( x , y ) = g ( x ) h ( y ) ,
g ( x ) = c 0 δ ( 0 ) + n = 1 N ( c n 2 ) [ δ ( n / d + x / λ f ) exp ( i ϕ n ) + δ ( n / d x / λ f ) exp ( i ϕ n ) ] ,
E sch ( x , y ) = g sch ( x ) h ( y ) ,
g sch ( x ) = ( c 0 / 2 ) + n = 1 N ( c n / 2 ) exp [ i ( 2 π n x / d + ϕ n ) ] .
I sch ( x , y ) = | E sch ( x , y ) | 2 = | ( c 0 / 2 ) + n = 1 N ( c n / 2 ) exp [ ] i ( 2 π n x / d + ϕ n ) ] | 2 h 2 ( y ) .
I ( x , y ) = ( c 0 2 + n = 1 N c n 2 + 2 c 0 n = 1 N c n cos [ ( 2 π n x / d ) + ϕ n ] + k = 1 N 1 n = K + 1 N c n c k cos { [ 2 π ( n k ) x / d ] + ( ϕ n ϕ k ) } ) h 2 ( y ) .
E ( x , y ) = [ 1 α ( x , m ( x ) ) ] g ( x ) h ( y ) + β ( x , l ( x ) ) ,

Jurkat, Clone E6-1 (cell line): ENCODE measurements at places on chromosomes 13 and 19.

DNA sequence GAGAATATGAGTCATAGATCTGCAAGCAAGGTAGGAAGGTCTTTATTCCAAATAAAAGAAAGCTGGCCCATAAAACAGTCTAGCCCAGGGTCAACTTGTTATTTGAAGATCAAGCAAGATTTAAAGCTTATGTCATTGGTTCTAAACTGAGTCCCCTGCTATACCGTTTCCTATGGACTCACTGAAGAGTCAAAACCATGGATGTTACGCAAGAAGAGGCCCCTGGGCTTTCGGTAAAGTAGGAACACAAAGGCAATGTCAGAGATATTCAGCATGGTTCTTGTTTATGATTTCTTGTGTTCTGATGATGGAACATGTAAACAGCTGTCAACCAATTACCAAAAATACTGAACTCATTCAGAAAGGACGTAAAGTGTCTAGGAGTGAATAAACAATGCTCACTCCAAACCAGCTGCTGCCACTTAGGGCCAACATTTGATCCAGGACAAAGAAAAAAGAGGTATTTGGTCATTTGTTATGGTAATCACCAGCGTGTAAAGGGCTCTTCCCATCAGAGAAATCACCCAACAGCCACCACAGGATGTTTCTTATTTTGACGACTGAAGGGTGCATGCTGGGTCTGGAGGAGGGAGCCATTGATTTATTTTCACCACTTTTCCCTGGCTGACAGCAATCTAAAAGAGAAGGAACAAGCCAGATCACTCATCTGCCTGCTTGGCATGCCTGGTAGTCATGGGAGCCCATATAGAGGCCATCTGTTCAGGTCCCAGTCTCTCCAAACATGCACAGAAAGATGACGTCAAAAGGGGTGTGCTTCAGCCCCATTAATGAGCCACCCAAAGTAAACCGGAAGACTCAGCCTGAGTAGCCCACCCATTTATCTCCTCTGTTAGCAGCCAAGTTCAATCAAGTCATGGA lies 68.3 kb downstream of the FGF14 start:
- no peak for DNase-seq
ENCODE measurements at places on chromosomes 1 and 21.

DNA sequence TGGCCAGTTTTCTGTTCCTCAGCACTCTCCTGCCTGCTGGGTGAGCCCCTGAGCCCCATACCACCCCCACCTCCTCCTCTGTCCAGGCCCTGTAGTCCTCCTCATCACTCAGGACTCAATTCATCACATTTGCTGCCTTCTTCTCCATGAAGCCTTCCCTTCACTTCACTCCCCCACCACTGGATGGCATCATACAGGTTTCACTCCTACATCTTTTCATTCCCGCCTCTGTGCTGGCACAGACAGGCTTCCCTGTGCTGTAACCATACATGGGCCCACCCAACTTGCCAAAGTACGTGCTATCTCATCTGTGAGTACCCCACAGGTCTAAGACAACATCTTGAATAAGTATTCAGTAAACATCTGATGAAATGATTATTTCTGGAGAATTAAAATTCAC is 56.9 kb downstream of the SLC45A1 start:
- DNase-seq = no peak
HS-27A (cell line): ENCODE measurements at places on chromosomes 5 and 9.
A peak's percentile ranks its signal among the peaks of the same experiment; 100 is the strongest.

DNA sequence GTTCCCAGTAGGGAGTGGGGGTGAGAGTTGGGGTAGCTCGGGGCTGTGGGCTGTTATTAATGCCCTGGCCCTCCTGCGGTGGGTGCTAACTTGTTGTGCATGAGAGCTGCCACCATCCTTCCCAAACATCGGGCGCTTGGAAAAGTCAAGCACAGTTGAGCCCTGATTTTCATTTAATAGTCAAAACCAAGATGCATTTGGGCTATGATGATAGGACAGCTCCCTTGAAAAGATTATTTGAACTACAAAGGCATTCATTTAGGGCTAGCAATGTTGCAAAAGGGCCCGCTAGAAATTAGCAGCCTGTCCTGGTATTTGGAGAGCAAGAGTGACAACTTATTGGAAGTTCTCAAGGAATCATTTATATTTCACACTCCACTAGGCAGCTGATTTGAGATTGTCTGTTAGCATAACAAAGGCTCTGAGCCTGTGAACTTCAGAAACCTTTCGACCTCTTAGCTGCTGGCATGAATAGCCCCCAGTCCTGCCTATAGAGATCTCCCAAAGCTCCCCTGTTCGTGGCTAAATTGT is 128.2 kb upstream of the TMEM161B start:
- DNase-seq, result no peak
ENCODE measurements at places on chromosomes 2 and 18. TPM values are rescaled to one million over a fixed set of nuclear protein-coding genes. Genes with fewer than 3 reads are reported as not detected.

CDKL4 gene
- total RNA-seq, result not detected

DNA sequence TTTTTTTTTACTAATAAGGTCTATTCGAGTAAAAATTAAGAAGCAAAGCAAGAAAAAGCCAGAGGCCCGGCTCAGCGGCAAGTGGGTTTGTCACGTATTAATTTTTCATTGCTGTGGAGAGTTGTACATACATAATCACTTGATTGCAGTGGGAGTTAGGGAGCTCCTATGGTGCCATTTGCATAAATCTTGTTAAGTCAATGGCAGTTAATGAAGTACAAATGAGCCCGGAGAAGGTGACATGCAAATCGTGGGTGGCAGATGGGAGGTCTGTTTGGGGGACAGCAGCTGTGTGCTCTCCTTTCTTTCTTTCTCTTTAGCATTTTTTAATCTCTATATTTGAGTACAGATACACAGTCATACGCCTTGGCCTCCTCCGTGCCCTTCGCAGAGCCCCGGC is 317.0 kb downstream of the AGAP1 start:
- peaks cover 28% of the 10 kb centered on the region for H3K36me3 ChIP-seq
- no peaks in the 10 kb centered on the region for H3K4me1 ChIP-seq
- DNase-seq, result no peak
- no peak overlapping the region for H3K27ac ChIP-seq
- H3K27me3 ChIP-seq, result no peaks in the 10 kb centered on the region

α ( x , m ( x ) ) = E 1 rect [ x m 1 ( y ) ɛ 1 ] ,
β ( x , l ( x ) ) = E 2 rect [ x l 1 ( y ) ɛ 2 ] ,
E sch ( x , y ) = E ( x , y ) 2 + 1 2 π i P E ( ξ , y ) d ξ x ξ ,
E sch ( x , y ) = g sch ( x ) h ( y ) α ( x , m ( x ) ) g ( x ) h ( y ) 2 h ( y ) 2 π i P α ( ξ , m ( ξ ) ) g ( ξ ) d ξ x ξ + β ( x , l ( x ) ) 2 + 1 2 π i P β ( ξ , l ( ξ ) ) d ξ x ξ ,
P α ( ξ , m ( ξ ) ) g ( ξ ) d ξ x ξ E 1 g ( m 1 ( y ) ) × log | ( x m 1 ( y ) ) + ( ɛ 1 / 2 ) ( x m 1 ( y ) ) ( ɛ 1 / 2 ) |
P β ( ξ , l ( ξ ) ) d ξ x ξ E 2 × log | ( x l 1 ( y ) ) + ( ɛ 2 / 2 ) ( x l 1 ( y ) ) ( ɛ 2 / 2 ) | .
E sch ( x , y ) g sch ( x ) h ( y ) α ( x , m ( x ) ) g ( x ) h ( y ) 2 E 1 g ( m 1 ( y ) ) h ( y ) 2 π i × log | ( x m 1 ( y ) ) + ( ɛ 1 / 2 ) ( x m 1 ( y ) ) ( ɛ 1 / 2 ) | + β ( x , l ( x ) ) 2 + E 2 2 π i log | ( x l 1 ( y ) ) + ( ɛ 2 / 2 ) ( x l 1 ( y ) ) ( ɛ 2 / 2 ) | .
g ( x ) = 1 ( 1 / 4 ) cos ( 2 π x ) ( 1 / 16 ) cos ( 4 π x ) ,